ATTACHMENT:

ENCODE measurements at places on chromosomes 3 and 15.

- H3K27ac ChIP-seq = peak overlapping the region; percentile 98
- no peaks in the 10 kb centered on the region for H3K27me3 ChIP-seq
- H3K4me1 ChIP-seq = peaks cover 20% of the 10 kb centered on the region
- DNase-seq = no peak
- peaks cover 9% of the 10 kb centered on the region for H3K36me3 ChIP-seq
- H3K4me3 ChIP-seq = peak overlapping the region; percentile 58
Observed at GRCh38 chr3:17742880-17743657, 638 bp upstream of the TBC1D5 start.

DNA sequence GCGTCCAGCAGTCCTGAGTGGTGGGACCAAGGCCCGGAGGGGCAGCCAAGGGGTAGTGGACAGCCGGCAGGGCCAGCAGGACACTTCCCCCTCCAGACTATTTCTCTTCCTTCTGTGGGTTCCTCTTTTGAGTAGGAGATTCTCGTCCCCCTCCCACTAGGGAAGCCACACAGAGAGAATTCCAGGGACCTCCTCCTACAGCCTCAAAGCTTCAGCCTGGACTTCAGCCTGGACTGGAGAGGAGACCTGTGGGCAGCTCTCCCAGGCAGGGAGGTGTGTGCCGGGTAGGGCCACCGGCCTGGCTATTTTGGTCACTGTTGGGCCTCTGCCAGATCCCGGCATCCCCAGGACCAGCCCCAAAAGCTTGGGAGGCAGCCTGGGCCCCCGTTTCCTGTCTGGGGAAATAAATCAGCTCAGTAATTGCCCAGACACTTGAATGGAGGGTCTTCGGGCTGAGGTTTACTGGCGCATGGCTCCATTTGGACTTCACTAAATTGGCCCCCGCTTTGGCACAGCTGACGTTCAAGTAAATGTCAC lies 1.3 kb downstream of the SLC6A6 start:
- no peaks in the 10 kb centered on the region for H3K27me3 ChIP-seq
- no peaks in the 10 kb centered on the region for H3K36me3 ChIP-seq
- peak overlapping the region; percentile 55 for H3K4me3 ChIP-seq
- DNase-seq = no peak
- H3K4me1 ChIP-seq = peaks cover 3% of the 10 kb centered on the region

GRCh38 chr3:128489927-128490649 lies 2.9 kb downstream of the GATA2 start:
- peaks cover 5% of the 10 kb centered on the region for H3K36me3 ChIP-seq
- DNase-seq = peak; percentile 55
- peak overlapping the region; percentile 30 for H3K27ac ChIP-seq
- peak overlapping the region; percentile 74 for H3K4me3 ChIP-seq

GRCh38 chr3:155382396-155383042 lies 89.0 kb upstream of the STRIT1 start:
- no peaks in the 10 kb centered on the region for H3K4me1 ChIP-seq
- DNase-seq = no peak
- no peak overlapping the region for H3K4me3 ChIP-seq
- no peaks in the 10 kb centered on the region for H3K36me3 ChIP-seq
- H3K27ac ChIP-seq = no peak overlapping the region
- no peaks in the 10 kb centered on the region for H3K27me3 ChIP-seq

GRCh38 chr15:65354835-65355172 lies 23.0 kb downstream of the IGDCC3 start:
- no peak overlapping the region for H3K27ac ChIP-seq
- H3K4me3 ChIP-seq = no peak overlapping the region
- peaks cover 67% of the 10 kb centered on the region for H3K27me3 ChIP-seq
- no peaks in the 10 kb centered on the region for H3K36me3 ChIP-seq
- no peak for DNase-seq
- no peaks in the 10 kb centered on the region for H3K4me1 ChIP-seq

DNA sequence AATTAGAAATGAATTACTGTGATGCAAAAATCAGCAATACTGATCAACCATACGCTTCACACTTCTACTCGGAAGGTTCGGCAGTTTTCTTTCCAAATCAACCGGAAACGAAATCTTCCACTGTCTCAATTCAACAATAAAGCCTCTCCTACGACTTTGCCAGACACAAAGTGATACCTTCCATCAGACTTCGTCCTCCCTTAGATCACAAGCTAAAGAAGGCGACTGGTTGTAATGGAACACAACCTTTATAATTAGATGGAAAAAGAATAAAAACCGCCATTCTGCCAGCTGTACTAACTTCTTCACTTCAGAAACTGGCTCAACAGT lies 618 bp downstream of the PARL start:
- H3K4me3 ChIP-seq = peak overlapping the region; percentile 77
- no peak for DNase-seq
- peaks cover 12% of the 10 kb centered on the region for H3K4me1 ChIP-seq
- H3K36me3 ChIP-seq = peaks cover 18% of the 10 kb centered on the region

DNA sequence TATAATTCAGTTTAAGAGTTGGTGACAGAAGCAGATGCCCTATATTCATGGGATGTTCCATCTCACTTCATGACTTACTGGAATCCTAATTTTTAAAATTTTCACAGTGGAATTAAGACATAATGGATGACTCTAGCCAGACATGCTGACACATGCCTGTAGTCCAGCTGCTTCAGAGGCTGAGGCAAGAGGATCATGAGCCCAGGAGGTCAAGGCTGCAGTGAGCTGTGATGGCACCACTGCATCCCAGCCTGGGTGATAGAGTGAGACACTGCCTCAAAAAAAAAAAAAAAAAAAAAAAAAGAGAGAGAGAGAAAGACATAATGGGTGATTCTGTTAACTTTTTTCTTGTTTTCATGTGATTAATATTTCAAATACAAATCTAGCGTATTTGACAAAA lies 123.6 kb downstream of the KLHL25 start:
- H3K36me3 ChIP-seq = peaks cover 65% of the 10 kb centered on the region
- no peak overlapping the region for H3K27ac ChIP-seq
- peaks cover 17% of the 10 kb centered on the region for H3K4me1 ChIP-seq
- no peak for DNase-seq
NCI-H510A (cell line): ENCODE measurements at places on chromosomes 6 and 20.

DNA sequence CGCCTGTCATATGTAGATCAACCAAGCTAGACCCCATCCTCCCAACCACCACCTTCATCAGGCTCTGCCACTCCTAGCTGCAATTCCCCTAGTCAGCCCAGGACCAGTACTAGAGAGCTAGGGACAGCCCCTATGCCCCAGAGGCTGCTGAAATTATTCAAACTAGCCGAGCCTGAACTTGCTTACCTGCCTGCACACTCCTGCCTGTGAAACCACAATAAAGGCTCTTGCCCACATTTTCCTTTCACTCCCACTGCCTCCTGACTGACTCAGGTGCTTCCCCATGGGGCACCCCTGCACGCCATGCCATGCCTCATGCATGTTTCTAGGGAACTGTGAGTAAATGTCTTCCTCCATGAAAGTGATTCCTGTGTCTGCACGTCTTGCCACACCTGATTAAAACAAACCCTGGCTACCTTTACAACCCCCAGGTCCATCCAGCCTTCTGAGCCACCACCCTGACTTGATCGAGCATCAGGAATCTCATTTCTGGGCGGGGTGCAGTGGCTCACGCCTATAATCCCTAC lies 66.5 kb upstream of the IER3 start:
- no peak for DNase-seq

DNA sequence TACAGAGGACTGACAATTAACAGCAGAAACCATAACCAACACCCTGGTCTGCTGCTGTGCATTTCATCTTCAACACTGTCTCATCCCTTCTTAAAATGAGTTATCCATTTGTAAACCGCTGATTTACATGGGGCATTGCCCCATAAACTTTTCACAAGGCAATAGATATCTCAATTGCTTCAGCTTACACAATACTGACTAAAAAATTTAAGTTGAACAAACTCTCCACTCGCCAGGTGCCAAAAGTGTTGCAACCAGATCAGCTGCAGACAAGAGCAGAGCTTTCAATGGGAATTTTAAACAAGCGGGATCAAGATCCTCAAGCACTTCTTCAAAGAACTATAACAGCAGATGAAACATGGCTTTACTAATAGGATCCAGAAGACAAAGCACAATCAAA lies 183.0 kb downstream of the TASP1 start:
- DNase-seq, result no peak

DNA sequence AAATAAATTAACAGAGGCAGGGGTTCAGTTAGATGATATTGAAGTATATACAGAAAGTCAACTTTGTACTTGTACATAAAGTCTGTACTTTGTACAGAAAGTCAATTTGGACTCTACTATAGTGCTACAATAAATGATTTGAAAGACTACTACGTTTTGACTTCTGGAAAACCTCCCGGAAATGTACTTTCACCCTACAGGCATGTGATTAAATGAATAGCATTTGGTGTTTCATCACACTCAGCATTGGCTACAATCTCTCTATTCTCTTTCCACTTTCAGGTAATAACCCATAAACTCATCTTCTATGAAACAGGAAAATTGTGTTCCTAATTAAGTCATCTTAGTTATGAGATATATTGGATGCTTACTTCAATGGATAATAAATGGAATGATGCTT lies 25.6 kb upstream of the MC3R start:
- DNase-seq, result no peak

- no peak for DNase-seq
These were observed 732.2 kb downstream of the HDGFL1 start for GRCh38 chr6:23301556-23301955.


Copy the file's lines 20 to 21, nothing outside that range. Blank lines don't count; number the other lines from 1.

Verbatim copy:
GRCh38 chr3:155382396-155383042 lies 89.0 kb upstream of the STRIT1 start:
- no peaks in the 10 kb centered on the region for H3K4me1 ChIP-seq